Most importantly, we interface with our attorneys (assigned from our County Counsel office) to assist in interpreting relevant laws and regulations.
EAC: How did post-election litigation or the threat of litigation affect your work?
Kelley: Post-election litigation has definitely impacted the canvass process in Orange County. We have modified training procedures for processing provisional ballots, provided additional training for signature verification, and have added a proofing step for the ballot duplication process. Before we begin processing provisional ballots or begin the 1 percent manual tally, extensive training is given to the individuals selected for this process. Experienced staff members mentor Extra-Help staffing until they are competently performing the task as trained. We routinely conduct debriefing meetings to discuss ways to improve our performance in canvass processes.
EAC: What advice would you give your fellow election officials about preparing for recounts and election contests?
Kelley: To prepare for the unexpected and plan for the expected! I would also remind them to keep physical security and cybersecurity as high priorities. During non-election periods, dedicate time to identify and discuss challenges that have been encountered in previous recounts. This will assist in updating procedures and checklists to avoid or minimize challenges. The formalized observation procedures made a significant difference on managing observers as well (in November 2016, we had our largest amount of observers from the public on a single day – 280 in total). Preparation done in advance of a recount is key to conducting a successful recount. I speak from heavy experience in this area – I have managed over 25 recounts in 14 years.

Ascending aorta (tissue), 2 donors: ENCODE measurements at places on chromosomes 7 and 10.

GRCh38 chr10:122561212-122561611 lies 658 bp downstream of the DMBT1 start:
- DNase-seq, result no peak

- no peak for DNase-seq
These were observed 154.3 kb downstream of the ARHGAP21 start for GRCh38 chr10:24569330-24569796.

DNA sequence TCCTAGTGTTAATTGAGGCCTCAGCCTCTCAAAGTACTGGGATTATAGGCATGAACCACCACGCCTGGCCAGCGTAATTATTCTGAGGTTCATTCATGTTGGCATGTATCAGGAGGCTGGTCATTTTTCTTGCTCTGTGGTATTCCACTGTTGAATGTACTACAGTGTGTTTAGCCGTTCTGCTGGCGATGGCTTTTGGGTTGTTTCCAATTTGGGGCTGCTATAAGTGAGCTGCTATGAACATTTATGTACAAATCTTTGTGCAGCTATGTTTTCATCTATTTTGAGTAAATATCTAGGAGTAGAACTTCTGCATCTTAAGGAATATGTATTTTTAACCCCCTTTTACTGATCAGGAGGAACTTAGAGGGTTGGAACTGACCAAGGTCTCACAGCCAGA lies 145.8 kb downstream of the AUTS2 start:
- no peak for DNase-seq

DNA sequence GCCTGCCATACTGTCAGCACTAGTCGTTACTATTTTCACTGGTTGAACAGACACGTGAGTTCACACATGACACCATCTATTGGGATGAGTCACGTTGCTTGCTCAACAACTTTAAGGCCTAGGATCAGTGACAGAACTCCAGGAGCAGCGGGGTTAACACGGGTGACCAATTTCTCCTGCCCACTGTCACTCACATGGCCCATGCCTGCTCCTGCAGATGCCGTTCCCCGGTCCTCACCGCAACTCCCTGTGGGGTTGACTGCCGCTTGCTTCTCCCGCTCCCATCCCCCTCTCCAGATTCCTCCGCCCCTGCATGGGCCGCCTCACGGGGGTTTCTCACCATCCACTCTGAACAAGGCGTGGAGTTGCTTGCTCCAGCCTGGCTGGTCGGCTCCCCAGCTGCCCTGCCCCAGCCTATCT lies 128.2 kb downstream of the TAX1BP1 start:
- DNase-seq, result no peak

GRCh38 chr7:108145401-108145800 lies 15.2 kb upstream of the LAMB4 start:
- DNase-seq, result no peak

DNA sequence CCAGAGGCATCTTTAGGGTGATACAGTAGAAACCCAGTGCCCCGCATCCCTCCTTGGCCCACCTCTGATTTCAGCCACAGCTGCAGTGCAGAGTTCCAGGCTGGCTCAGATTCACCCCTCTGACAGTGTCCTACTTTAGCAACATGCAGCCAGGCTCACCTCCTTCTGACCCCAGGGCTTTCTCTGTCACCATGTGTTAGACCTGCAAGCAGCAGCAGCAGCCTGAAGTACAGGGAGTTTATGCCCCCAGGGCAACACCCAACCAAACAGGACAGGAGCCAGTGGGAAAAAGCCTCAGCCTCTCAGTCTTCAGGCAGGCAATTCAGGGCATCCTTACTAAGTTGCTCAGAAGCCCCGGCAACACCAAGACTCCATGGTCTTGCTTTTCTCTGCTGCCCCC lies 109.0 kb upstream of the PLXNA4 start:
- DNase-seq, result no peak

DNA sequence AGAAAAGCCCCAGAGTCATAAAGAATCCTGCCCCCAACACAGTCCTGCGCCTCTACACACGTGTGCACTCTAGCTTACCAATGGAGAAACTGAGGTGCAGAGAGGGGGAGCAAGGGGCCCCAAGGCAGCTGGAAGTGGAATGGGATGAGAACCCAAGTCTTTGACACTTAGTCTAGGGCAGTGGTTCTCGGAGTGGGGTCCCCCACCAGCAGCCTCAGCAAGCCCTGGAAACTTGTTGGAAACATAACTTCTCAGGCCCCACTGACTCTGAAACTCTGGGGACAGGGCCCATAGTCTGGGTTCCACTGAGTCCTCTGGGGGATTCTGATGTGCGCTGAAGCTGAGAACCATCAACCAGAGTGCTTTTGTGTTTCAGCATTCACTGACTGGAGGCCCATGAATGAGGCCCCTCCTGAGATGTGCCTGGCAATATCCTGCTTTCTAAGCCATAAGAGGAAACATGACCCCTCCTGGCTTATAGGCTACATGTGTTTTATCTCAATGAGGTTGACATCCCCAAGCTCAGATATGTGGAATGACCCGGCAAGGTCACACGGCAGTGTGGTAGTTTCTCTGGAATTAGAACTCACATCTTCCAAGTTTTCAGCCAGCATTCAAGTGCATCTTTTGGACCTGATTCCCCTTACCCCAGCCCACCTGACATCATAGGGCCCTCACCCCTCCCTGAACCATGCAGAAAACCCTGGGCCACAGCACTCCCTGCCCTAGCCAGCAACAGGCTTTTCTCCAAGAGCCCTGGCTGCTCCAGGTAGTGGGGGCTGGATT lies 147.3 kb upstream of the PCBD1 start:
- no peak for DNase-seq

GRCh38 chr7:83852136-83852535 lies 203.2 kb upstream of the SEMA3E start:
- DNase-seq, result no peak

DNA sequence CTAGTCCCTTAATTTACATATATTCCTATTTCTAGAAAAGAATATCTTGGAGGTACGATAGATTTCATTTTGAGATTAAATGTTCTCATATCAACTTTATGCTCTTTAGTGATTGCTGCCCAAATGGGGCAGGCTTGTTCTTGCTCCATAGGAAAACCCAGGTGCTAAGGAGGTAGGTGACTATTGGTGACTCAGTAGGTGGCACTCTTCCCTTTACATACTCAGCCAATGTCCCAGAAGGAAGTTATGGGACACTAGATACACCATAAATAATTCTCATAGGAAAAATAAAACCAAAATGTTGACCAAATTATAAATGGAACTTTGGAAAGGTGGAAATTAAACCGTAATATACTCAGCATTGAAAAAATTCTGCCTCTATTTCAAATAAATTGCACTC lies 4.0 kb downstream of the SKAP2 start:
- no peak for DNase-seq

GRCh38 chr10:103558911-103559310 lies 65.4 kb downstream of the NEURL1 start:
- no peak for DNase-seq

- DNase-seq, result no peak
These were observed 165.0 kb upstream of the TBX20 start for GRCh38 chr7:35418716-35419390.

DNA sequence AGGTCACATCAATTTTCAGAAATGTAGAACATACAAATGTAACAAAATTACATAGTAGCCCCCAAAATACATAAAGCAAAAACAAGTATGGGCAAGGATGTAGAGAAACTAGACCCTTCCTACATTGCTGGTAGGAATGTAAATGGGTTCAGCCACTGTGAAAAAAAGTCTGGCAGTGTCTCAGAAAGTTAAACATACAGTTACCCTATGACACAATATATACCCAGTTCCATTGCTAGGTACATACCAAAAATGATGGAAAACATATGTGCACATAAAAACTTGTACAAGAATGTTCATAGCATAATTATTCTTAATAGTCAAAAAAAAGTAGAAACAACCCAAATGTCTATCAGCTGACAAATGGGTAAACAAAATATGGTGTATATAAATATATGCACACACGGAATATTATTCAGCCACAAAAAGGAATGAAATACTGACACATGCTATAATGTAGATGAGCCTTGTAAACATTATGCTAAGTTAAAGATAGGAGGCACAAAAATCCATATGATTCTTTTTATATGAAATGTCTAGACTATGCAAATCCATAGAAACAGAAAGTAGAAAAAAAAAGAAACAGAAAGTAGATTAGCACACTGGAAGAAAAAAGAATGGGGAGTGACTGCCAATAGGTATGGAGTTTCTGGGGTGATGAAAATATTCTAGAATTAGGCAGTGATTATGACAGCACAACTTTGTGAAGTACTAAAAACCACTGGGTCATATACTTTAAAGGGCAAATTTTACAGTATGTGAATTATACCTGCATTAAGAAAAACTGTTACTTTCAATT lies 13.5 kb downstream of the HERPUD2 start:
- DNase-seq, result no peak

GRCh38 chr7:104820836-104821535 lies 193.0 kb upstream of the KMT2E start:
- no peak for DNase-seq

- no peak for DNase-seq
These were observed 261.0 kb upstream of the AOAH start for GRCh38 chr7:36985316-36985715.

EAC: What can election officials do to make sure their provisional and mail balloting processes hold up well under the intense spotlight of a close race and potential recounts or election contests?
Kelley: Thorough training and preparation are critical to the success of post-election processes. We update our procedures and checklists after election debriefing meetings to highlight areas for improvement. We have implemented a program that designates highly experienced staff as “Observation Leads.” This allows staff to readily identify individuals that can assist them with questions. Experienced staff serve as mentors to Extra Help staff, ensuring that the training is executed properly. Consistency in processing is an important goal that can be achieved through extensive and detailed training.
EAC: Is there anything else you’d like to add?
Kelley: I believe that it would be beneficial for elections officials to share their recount experiences in a teleconference debriefing (internal to their state or nearby counties). There may be procedures implemented in one office that might benefit another, or lessons learned that could prevent similar issues in another office. Recounts are one of the most challenging processes that elections officials must administer. Perhaps sharing these experiences would benefit elections officials.
A big thank you to Neal for sharing all the great work he and his staff do! Keep coming back to our blog to hear more from election officials about their experiences with close elections, recounts and election contests.